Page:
The problem. A national leader in a particular industry was bidding on a multi-million dollar contract. It suspected that one of its bid competitors did not have the capability that it claimed to have to perform the type of printing necessary at a certain facility to win the contract.
The job. Investigate the suspicion.
The solution. A former Secret Service Agent with expert knowledge regarding printing, based on his experience investigating illegal counterfeit money operations, was assigned. In only three days of surveillance, at different times of the day and night, he was able to determine that the bid competitor’s facility had none of the earmarks – odors, exhausts, shipping in and out, sufficient manpower reporting to work – of the type of printing operation necessary to win the bid. The former Secret Service Agent then posed as a job applicant and entered the bid competitor’s facility. He was able to take covert photos of the main production area of the facility which proved that the bid competitor could not possibly have the printing capability that it claimed to have.
The problem. The CEO of a large manufacturing company received several threatening letters over a two-year period from what appeared to be the same source.
The job.The CEO’s company ordered an investigation.
The solution. The investigators determined who was fired by the company at the approximate time that the first letter was received. A background investigation of one of those individuals revealed that almost every threatening letter aligned with a negative event in that person’s life. Moreover, handwriting analysis was done and indicated that certain features of the identified suspect’s handwriting were similar to those in the letters. A behavioral sciences expert (i.e. former FBI profiler) then conducted a personality assessment to determine if approaching the suspect for interview would likely trigger a violent retaliation against the CEO or would more likely serve to put an end to the letters. Based on that assessment, the suspect was confronted. Thanks to an excellent liaison with local law enforcement, a police officer came along for the interview. The interview resulted in a confession not by the suspect, but a member of the suspect’s family. It was determined, in consultation with the police officer, that the confessor did not pose a significant risk of violence to the CEO. When informed a few days before Christmas of the identity of the author of the threatening letters and the expert opinion, the CEO expressed his great relief. The unknown source of the letters and potential threat had created considerable anxiety for him and his family.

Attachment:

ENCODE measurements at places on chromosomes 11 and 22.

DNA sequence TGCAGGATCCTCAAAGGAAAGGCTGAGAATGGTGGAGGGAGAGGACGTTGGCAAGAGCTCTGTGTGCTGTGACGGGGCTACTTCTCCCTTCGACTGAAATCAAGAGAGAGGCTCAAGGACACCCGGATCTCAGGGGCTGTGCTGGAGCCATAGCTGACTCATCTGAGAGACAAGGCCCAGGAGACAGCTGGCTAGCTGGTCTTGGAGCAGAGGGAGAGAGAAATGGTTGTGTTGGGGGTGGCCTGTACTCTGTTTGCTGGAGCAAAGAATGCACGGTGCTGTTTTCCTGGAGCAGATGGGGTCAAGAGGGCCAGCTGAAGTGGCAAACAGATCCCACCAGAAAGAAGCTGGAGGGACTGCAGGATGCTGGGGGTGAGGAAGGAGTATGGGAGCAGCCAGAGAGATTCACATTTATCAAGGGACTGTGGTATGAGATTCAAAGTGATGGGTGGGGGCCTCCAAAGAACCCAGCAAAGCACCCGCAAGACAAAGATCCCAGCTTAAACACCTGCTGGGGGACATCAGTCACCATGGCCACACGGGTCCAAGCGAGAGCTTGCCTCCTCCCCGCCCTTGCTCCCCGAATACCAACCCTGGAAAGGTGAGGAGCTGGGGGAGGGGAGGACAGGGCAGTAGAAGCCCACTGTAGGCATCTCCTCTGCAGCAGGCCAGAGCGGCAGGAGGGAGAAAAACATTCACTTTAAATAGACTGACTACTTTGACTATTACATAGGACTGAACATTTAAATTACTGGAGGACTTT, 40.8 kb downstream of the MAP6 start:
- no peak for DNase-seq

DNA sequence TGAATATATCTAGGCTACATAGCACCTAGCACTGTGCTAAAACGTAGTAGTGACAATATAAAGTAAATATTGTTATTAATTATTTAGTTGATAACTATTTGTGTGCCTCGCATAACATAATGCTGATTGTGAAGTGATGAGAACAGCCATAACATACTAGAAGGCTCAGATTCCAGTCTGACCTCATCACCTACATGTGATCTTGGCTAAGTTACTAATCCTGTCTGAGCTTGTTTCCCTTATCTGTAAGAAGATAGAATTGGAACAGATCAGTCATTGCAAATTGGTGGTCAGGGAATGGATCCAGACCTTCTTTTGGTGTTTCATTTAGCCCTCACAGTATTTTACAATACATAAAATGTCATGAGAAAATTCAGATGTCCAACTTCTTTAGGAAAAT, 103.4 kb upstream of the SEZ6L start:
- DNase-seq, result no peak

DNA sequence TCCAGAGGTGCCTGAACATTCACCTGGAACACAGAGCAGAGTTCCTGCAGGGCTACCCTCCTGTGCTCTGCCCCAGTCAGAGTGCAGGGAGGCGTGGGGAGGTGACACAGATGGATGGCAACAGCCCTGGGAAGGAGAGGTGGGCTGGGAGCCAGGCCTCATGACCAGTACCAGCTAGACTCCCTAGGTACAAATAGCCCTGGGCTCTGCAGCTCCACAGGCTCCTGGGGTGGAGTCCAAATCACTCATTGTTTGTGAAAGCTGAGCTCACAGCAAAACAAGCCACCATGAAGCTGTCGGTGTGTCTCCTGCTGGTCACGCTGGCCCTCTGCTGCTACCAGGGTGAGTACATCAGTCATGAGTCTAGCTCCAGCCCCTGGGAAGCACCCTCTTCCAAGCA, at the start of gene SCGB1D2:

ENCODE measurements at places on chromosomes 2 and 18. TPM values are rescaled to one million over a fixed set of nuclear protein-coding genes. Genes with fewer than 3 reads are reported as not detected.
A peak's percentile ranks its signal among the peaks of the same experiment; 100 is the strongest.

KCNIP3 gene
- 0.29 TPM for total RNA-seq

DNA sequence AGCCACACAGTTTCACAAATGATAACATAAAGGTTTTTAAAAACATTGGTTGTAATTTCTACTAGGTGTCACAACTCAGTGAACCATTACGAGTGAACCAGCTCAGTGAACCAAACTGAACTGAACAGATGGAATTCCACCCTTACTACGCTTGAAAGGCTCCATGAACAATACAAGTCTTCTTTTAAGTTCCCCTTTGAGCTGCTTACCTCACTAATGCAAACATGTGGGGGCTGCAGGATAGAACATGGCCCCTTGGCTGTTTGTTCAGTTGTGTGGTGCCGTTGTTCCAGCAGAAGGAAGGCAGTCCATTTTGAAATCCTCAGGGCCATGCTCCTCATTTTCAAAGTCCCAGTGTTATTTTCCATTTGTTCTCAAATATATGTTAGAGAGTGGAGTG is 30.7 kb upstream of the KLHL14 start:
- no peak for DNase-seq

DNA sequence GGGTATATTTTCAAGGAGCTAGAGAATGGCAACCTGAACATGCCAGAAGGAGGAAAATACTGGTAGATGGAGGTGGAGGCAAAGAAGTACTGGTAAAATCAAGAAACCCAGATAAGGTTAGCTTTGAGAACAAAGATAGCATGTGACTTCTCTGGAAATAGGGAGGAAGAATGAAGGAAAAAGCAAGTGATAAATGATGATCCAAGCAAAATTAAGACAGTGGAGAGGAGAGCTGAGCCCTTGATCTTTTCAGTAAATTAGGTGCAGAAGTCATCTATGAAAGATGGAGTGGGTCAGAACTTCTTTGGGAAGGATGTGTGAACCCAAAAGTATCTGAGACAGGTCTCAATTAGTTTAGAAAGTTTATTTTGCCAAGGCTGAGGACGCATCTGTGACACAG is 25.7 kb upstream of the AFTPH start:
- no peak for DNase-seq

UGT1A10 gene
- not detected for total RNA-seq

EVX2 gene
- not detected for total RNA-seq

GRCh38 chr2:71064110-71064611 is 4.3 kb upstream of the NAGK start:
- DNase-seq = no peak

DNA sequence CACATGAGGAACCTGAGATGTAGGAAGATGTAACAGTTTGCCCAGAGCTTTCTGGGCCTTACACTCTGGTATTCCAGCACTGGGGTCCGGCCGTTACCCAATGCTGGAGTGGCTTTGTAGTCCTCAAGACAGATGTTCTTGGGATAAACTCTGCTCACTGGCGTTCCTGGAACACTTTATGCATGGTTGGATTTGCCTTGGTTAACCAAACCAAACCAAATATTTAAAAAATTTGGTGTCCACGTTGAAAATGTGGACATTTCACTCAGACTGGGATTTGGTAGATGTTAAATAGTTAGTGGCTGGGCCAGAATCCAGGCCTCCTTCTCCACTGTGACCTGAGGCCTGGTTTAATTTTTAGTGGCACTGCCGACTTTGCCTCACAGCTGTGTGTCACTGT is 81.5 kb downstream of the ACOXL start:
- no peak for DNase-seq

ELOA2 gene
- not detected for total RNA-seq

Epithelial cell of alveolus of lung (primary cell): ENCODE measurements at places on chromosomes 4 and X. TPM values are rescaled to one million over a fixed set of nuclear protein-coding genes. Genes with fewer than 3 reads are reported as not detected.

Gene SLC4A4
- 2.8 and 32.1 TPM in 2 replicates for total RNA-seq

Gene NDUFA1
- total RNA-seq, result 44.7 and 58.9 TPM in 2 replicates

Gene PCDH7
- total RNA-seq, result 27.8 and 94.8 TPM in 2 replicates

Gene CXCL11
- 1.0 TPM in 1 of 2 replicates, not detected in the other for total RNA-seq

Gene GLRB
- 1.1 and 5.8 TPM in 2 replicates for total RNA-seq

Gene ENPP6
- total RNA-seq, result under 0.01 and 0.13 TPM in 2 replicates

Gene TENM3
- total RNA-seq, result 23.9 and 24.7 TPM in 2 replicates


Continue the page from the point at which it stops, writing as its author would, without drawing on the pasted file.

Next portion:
The problem. The former boyfriend of an employee of the corporation was stalking that employee and had come into the offices of the corporation to confront her. The corporation wanted advice on how to upgrade its physical security in order to prevent a workplace violence incident.
The job. The corporation ordered a physical security assessment of its corporate headquarters.